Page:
Greitens said the ruling “fully exonerated” him.

Sheena Greitens’ affidavit, however, offers a bleak picture of his waning days as governor. At one point, she said, Eric Greitens purchased a gun but refused to tell her where it was. He also threatened to kill himself “unless I provided specific public political support,” she wrote.

The behavior was so alarming, she wrote, that on three separate occasions in February, April and May 2018, “multiple people other than myself were worried enough to intervene to limit Eric’s access to firearms.”

At one point, Eric Greitens made a reference to the fact that he had the children — and she didn’t — while trying to persuade Sheena Greitens to delete emails she had sent to the family therapist seeking help, according to the affidavit.

Sheena Greitens said her ex is not shy about threatening to use his influence in abusive fashion:

In 2020, after informing Eric Greitens that she accepted a job at the University of Texas, she said he threatened “to use his political influence to get my job offer revoked.”

Her ex-husband’s reemergence in politics has been taxing, Sheena Greitens said in the affidavit. Meanwhile, his past ability to influence law enforcement and appoint judges, as well as the even greater power he would obtain as a senator are “extremely intimidating,” she wrote.

“Now that Eric is a candidate for federal office, public interest in my life, my relationship with Eric and the breakdown thereof, and the existence of issues of custody between Eric and me are being rekindled and brought back into central public discussion,” Sheena Greitens wrote.

“The weight of these facts and the intimidation they cause” justifies moving the case to Texas, she wrote, where “the reach of his power and influence is significantly less.”

Several of Greitens' fellow Republicans encouraged him to drop out of the Senate race and get help:

          Other candidates in the race on Monday called for Greitens to end his campaign.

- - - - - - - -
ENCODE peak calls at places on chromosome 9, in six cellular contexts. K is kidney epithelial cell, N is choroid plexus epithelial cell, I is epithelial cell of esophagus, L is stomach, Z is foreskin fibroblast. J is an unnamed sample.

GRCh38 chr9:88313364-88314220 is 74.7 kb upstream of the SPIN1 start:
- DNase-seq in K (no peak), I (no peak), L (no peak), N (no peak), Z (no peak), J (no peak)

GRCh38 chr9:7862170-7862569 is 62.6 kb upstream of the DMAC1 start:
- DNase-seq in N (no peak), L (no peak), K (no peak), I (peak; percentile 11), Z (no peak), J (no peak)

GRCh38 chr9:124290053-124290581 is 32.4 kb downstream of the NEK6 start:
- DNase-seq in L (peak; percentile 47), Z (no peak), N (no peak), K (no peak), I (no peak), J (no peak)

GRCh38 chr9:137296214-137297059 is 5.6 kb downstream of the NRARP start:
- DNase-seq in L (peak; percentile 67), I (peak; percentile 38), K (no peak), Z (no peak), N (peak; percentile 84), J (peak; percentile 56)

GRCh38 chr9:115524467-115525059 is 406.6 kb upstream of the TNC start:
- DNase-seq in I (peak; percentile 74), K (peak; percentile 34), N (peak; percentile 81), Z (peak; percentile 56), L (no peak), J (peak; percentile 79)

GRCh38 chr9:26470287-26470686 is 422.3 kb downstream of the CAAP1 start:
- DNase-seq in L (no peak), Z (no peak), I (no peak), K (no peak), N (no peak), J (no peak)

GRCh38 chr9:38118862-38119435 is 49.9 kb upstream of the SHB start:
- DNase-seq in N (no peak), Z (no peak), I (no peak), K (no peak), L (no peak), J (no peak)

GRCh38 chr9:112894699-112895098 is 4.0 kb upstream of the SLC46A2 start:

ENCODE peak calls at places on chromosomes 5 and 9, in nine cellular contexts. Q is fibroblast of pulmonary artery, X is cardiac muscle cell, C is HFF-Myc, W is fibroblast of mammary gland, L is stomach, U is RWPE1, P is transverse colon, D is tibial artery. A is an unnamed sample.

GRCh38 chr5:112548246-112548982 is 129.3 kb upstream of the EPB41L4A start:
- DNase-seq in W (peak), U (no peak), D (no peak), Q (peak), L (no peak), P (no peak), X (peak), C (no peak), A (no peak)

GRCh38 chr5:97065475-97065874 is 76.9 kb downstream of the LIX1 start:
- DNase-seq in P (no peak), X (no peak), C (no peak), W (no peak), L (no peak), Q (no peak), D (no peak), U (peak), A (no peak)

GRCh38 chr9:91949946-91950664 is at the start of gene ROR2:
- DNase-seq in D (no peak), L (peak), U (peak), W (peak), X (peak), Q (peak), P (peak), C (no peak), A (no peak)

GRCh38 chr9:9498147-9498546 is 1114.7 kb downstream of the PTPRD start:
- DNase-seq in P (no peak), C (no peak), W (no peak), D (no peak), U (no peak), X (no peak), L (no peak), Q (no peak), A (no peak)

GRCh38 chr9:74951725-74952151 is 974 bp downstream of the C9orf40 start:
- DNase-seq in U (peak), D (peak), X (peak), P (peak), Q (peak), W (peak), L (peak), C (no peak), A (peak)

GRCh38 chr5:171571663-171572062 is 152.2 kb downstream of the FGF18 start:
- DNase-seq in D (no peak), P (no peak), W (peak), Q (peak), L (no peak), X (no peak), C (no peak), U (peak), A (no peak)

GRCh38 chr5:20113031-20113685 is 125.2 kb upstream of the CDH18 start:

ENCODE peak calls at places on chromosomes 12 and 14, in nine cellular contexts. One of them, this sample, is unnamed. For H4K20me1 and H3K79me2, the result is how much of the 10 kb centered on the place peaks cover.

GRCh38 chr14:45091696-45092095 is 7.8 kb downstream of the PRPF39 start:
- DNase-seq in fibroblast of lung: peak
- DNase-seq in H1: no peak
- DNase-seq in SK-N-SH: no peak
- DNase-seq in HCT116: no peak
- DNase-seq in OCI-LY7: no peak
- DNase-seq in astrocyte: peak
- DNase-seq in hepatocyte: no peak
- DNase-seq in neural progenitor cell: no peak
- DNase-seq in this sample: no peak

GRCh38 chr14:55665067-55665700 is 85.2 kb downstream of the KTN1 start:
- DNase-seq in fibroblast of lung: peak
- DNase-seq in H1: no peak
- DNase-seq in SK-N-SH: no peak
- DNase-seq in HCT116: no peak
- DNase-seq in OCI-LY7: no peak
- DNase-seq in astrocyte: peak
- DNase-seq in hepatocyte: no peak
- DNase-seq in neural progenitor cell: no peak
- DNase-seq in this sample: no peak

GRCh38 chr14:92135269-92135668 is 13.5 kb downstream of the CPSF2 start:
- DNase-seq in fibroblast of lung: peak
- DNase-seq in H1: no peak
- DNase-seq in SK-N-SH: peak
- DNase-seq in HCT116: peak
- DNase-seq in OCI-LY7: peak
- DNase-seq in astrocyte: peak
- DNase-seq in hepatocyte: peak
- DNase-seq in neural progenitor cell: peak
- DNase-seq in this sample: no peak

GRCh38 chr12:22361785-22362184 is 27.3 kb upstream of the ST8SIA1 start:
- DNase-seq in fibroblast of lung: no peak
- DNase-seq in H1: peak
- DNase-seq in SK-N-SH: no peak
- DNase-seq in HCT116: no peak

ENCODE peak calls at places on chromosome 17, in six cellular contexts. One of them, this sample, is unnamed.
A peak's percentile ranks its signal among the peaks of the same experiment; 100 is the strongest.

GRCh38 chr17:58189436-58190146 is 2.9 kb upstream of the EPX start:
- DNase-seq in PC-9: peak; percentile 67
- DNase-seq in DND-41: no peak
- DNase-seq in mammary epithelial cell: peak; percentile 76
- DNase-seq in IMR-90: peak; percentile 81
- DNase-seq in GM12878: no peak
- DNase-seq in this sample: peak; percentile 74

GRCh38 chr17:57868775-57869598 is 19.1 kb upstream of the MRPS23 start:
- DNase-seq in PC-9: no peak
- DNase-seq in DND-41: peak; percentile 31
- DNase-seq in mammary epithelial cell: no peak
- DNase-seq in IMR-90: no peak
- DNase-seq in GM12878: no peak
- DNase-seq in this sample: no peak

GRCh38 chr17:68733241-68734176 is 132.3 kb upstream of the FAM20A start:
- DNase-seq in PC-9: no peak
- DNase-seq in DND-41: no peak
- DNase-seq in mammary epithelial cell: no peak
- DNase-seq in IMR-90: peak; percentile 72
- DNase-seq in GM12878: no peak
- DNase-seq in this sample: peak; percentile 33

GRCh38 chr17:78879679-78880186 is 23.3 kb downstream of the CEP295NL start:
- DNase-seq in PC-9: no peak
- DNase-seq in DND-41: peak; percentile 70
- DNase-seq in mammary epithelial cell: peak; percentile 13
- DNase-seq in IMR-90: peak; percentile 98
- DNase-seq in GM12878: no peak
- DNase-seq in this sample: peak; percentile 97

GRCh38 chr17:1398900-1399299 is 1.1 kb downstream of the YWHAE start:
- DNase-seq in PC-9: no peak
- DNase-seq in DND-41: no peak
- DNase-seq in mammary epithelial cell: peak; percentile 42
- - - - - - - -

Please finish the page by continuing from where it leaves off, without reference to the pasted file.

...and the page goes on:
“Real men never abuse women and children. Period, end of the story,” GOP U.S. Rep. Vicky Hartzler said in a recorded statement posted on Twitter. “It’s time for Eric to get out of the Senate race and to get professional help.”

Missouri’s Republican Attorney General Eric Schmitt, who is also running, tweeted: “The behavior described in this affidavit is cause for Eric Greitens to be in prison, not on the ballot for U.S. Senate.”

Tuesday, March 22, 2022

Russia's war in Ukraine has reached a stalemate, which is a tribute to the toughness of defendining forces, but much bloodshed and violence are likely ahead

The war in Ukraine has reached a stalemate, which sounds like a tribute to the toughness and moxie of Ukrainians defending their homeland against an assault from Russia. But it is not necessarily good news, according to a report from Axios:

"The war in Ukraine has reached a stalemate after more than three weeks of fighting, with Russia making only marginal gains and increasingly targeting civilians," the N.Y. Times writes (subscription).

That was the assessment yesterday from the Institute for the Study of War, a widely respected D.C. research group:

  • "Ukrainian forces have defeated the initial Russian campaign of this war," the note says. "That campaign aimed to conduct airborne and mechanized operations to seize Kyiv, Kharkiv, Odessa, and other major Ukrainian cities to force a change of government in Ukraine." That failed.
  • "Russian forces continue to make limited advances in some parts of the theater but are very unlikely to be able to seize their objectives in this way."

Stalemate sounds like the two sides have pretty much reached a standoff. But that does not necessarily paint a rosy picture:

"Stalemate will likely be very violent and bloody," the institute adds.

  • "Stalemate is not armistice or ceasefire. ... If the war in Ukraine settles into a stalemate condition Russian forces will continue to bomb and bombard Ukrainian cities, devastating them and killing civilians."
  • "The World War I battles of the Somme, Verdun, and Passchendaele were all fought in conditions of stalemate and did not break the stalemate."

All of this is driven, in part, by miscalculations from Russian President Vladimir Putin:

Yaroslav Hrytsak, a Ukrainian historian and professor at Ukrainian Catholic University, writes in a N.Y. Times op-ed (subscription) that Putin made two huge miscalculations:

  • "First, he was hoping that, as had been the case with his war against Georgia, the West would tacitly swallow his aggression against Ukraine. A unified response from the West was not something he expected."